St Mary's, parish church of Attleborough, Norfolk.
Whites Directory of Norfolk, 1854, reported that:
"ATTLEBOROUGH, or Attleburgh, is an ancient market town, pleasantly situated on the Norwich and Thetford turnpike, 15 miles S.W. of the former place, and 14 N.E. by E. of the latter, and on the north side of the Norfolk Railway, which has a neat station here. In the Saxon era it was the seat of Offa and Edmund, successively Kings of the East Angles, who fortified it against the predatory incursions of the Danes. These fortifications may still be traced in the ridge called Burn Bank. It was afterwards the seat of the Mortimers, whose ancient hall, (now a farm house,) is encompassed by a deep moat. The parish contains 501 houses, 2,324 inhabitants, and 5,247 acres of land. The Rev. Sir Wm. B. Smyth, Bart., is lord of the manor of Attleborough Mortimer, and its members, (fines arbitrary ;) and Mr. C. Cochell is the steward. S. T. Dawson, Esq., is lord of Chanticlere manor, (fines arbitrary,) and the rectory has two small manors, subject to a fine of 2s. per acre on land, and to arbitrary fines on the buildings. The town is comprised chiefly of one long street, with several good inns and shops ; and the market on Thursdays is well attended. The old market cross was taken down many years ago. Fairs are held on the Thursday before Easter, Whit-Sunday, and on Aug. 15th, for cattle, pedlery, &c. A pleasure fair is also held on the day before the March assizes. A stone pillar on the Wymondham road commemorates the gift of £200, by Sir E. Rich,Knt., in 1675,for the reparation of the road, which is said to be the first turnpike made in England, being formed under an Act passed in the 7th and 8th of William and Mary..."
It was also home to many of our family ancestors - with a recorded family line going back to at least 1577 in this small Norfolk market town.
Here they are, first our Attleborough Ancestors on my late father's side, starting with that line going back to 1577:
My father descended from Attleborough ancestors via his mother, Doris Brooker nee Smith. When my grandmother Doris was alive, I interviewed her several times. She was born in 1904 in Norwich, but she remembered her father taking her on a horse and cart to Attleborough, where he visited a pub with a grapevine outside. I realised that this was his parent's old Attleborough beerhouse, the Grapes, but my grandmother herself didn't pick up on this family history. Since then, I've revealed a very old family history in Attleborough. It starts as I said, with an uninterrupted line from Robert Freeman, who had three children baptised in Attlebough between 1577 and 1581. The family may well have - most likely did have, much earlier connections to the market town - but on record, they start here, not long after parish registers were first introduced by Thomas Cromwell, following the church split with Rome.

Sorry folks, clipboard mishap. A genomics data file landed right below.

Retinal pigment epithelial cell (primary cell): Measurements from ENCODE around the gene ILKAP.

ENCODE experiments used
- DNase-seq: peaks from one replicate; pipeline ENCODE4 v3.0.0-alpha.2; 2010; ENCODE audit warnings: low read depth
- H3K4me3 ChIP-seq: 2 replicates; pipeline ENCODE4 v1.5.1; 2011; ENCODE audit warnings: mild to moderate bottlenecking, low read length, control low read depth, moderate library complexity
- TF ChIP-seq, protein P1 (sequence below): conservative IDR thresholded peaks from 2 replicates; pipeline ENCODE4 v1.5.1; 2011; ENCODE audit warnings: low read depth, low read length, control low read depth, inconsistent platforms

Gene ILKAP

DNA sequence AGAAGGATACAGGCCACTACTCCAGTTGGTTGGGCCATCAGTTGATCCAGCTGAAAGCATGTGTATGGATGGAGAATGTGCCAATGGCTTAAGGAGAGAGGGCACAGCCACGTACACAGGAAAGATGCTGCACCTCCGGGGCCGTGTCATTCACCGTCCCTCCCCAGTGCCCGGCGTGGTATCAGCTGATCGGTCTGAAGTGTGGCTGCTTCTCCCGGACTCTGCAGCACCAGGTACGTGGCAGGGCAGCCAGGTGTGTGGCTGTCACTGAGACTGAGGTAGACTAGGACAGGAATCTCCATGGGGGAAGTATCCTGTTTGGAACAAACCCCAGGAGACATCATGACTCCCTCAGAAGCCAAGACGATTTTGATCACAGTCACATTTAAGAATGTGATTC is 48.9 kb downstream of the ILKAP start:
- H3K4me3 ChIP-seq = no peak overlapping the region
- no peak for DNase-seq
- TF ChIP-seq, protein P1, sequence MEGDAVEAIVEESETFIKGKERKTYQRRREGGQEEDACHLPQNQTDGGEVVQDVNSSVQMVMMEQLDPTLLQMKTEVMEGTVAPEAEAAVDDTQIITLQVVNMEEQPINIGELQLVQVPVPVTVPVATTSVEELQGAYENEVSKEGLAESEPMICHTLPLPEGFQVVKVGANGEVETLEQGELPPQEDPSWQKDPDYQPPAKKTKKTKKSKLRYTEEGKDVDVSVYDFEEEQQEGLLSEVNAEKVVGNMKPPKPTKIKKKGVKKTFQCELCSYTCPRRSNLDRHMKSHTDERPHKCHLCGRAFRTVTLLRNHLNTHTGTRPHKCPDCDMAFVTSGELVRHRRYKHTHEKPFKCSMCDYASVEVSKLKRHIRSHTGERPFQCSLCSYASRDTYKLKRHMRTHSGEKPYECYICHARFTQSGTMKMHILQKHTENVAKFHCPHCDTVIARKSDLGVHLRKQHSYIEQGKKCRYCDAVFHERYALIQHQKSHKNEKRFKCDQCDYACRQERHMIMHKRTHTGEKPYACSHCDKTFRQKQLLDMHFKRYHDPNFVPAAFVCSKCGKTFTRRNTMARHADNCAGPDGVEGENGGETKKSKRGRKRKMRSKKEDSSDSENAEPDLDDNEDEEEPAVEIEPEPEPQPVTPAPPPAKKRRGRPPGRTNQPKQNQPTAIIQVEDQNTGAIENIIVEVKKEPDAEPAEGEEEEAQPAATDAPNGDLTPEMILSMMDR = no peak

The baptism of Ann Freeman in Attleborough, 1577, daughter of Robert Freeman. Robert fathered at least three children at Attleborough. He was my 11th great grandfather.
William Freeman, my 10th great grandfather, was the son of Robert Freeman, baptised at St Mary's Attleborough, in 1581. He was to go on and father a son:
My 9th great grandfather, Robert Freeman was baptised at St Mary's, Attleborough, in 1610, the son of William Freeman. He married an Elizabeth.
My 8th great grandfather John Freeman, the son of Robert and Elizabeth, was baptised at Attleborough in 1639. He married Agatha, and they had two sons in Attleborough between 1674 and 1675.
My 7th great grandfather, Thomas Freeman was baptised in Attleborough in 1675. He married Elizabeth, and they had five children between 1695 and 1707.
My 6th great grandfather, John Freeman, was baptised at Attleborough in 1699. He married Elizabeth.
My 5th great grandfather, named after his father, John Freeman, was baptised at Attleborough in 1734. He married Anne.
My 4th great grandmother ends the Freeman dynasty for our tree. Elizabeth Freeman was baptised at Attleborough in 1779. In 1803 at St Mary's, she married Robert Hewitt, a farmer - but most likely, not a prosperous one. Agriculture was changing, and many small farmers were losing their land, being squeezed into the ranks of labourers and paupers. They had five children at Attleborough, between 1805 and 1814. Elizabeth died age 52, leaving Robert a widower.
My 3rd great grandmother, Lydia Hewitt, was baptised at Attleborough in 1807. She married Robert Smith at St Mary's, Attleborough, in 1827. Robert Smith was also born in Attleborough. He had also farmed land, but the times were changing, and the family fell on hardships. They had six children born in Attleborough, before Lydia died age 37.
Their son, my 2nd great grandfather, Robert (Hewitt) Smith, was born in the town in 1832. Although he started out life in poor circumstances, he for many years, ran a beerhouse (the Grapes), and builders yard in the town, along with his wife, Ann (nee Peach) whom he married at St Mary's in 1857. In 1879, the couple made the local new headlines, when they were burgled by an armed robber:
They had six children born at Attleborough, including:
My great grandfather, Frederick Smith, born in the market-town in 1860. Fred served an apprenticeship as a wheelwright, and moved to Norwich - ending this part of the Attleborough Ancestors story.
Other Attleborough Ancestors of my Father
Attleborough Ancestors of my Mother